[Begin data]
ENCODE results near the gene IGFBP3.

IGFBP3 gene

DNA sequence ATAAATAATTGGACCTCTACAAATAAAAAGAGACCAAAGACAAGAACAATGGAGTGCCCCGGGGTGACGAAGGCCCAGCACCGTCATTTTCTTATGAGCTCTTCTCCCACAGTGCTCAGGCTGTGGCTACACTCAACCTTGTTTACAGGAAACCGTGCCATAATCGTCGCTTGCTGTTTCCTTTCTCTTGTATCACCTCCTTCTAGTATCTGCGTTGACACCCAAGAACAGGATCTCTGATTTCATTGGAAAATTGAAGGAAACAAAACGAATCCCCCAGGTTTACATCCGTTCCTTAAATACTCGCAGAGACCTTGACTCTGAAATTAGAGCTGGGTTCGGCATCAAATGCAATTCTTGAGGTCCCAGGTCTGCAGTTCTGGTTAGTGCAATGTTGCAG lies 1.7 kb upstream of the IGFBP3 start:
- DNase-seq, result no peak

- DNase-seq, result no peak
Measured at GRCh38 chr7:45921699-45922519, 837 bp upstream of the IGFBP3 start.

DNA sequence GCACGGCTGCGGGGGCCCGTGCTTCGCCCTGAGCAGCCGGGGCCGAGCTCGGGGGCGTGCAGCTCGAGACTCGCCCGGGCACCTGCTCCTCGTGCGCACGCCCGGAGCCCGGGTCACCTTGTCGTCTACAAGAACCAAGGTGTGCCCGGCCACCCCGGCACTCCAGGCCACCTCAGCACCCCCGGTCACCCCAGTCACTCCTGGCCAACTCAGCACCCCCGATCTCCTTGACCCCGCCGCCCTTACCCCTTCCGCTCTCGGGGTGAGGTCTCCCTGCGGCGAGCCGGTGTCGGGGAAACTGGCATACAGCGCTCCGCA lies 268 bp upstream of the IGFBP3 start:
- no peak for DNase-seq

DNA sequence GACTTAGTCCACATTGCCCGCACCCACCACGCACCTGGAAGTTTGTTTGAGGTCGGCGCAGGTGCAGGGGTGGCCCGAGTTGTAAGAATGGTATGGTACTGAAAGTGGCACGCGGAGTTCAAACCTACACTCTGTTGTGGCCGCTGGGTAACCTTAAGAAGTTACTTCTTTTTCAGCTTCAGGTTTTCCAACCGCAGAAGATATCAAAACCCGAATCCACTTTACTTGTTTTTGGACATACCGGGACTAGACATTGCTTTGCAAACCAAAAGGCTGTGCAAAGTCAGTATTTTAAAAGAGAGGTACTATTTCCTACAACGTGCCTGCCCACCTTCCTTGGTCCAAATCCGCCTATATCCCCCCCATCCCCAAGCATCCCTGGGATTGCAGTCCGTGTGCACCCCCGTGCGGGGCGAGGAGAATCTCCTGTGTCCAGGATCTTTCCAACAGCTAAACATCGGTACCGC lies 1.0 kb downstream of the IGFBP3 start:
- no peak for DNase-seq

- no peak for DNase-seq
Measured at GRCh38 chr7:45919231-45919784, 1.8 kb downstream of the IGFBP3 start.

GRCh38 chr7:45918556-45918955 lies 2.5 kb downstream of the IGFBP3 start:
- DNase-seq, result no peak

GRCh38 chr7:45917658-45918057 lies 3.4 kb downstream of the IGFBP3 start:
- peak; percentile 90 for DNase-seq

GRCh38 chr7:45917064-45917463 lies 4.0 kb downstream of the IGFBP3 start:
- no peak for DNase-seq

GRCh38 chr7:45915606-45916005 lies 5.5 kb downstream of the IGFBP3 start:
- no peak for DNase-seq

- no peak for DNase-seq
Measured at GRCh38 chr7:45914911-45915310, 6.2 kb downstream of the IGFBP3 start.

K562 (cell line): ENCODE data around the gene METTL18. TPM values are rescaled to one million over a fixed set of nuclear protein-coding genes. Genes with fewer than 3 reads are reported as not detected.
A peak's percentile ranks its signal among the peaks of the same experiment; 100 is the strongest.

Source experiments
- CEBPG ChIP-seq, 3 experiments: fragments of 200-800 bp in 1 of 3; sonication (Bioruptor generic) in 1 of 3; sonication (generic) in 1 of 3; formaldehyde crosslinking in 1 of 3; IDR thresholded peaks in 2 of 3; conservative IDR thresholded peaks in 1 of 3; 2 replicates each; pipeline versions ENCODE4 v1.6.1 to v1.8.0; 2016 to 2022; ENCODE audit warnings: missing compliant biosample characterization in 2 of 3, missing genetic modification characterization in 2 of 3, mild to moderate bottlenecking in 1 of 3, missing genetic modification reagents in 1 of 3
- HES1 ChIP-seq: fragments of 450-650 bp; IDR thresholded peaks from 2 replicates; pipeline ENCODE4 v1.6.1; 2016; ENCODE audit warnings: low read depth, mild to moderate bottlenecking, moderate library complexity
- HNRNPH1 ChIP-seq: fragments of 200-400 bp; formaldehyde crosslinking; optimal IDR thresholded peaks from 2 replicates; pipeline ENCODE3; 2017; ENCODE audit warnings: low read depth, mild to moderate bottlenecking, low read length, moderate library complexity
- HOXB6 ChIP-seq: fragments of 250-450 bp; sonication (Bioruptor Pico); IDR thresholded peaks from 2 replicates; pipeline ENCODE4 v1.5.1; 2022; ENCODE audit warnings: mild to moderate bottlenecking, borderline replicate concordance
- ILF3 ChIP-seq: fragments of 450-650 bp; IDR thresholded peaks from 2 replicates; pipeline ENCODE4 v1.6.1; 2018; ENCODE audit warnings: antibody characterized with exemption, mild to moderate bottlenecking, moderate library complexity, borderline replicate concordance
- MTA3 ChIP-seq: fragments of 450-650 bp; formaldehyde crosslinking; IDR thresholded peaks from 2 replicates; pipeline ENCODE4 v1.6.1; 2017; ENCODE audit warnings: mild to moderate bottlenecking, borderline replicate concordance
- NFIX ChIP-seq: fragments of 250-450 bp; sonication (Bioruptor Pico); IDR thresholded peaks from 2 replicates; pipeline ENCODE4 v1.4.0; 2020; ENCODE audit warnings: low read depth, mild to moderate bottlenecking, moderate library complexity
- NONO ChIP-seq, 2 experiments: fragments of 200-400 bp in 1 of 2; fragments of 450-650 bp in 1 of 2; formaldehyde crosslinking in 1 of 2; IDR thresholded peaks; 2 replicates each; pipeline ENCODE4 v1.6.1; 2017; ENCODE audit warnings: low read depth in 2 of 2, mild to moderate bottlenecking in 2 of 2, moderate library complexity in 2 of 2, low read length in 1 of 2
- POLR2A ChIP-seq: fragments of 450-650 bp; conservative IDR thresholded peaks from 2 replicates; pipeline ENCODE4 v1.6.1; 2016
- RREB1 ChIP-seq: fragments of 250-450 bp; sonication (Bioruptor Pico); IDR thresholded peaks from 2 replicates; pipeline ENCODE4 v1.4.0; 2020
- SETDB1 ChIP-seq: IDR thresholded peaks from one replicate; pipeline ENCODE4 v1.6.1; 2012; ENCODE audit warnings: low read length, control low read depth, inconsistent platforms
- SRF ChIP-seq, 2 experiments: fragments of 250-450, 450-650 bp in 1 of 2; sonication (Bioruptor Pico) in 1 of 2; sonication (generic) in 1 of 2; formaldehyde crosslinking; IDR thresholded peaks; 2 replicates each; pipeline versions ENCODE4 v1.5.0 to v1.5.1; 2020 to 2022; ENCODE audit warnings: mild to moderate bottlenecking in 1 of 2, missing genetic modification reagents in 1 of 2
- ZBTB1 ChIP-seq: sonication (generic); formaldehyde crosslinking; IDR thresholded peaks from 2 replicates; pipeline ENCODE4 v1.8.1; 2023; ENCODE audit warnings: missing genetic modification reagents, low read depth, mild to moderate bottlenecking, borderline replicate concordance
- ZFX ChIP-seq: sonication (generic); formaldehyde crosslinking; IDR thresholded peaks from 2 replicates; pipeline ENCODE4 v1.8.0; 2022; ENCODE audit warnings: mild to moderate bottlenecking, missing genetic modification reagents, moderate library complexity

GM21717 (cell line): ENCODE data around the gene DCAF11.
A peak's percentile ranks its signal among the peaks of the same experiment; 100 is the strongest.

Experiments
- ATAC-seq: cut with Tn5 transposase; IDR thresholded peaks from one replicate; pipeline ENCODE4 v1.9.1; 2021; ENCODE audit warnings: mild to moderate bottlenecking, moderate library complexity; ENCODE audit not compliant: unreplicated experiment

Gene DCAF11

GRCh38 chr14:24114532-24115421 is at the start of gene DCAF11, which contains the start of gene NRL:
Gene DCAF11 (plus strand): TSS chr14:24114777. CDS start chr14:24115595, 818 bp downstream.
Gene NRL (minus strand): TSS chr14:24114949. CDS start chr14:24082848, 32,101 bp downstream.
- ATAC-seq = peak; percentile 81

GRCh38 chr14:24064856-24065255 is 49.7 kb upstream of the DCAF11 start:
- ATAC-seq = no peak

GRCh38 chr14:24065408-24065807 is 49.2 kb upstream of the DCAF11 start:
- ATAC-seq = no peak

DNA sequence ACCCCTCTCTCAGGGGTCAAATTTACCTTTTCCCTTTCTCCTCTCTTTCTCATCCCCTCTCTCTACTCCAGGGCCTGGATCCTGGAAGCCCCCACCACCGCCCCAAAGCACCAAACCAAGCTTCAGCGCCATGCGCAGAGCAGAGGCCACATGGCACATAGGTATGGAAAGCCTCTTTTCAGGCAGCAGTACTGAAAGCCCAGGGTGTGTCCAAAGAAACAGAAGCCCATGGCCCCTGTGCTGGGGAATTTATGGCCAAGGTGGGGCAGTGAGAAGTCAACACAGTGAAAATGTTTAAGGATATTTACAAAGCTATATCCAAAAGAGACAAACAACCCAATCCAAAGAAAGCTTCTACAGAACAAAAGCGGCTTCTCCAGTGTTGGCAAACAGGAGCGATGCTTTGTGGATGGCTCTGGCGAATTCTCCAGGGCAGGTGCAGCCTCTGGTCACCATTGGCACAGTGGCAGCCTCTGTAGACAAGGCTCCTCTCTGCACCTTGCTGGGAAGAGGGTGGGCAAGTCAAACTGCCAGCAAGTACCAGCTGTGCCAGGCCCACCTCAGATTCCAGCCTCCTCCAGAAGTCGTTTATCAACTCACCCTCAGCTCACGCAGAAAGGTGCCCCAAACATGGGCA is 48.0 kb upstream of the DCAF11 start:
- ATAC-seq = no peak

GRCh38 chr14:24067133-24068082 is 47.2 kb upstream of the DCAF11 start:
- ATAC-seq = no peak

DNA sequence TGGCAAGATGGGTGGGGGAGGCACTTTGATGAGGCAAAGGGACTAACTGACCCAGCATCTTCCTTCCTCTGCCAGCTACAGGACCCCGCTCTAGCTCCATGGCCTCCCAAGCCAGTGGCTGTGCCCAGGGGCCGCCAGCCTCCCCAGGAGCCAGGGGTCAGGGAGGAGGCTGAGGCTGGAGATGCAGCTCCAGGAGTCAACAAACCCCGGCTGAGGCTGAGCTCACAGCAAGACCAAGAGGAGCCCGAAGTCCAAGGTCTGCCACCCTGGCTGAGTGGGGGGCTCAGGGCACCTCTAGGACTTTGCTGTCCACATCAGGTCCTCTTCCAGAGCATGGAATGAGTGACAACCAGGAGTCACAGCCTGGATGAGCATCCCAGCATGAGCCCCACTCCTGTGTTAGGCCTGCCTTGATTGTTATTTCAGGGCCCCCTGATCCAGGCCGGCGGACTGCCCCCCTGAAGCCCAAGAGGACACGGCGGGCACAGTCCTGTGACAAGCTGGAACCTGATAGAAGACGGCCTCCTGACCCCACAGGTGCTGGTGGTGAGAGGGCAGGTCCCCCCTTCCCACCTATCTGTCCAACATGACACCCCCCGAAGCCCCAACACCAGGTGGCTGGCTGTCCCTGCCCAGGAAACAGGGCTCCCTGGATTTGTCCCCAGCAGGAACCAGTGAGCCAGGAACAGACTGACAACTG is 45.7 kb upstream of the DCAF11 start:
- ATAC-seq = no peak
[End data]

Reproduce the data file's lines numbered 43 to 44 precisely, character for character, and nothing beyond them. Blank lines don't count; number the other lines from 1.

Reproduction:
- ATAC-seq: cut with Tn5 transposase; IDR thresholded peaks from one replicate; pipeline ENCODE4 v1.9.1; 2021; ENCODE audit warnings: mild to moderate bottlenecking, moderate library complexity; ENCODE audit not compliant: unreplicated experiment

Gene DCAF11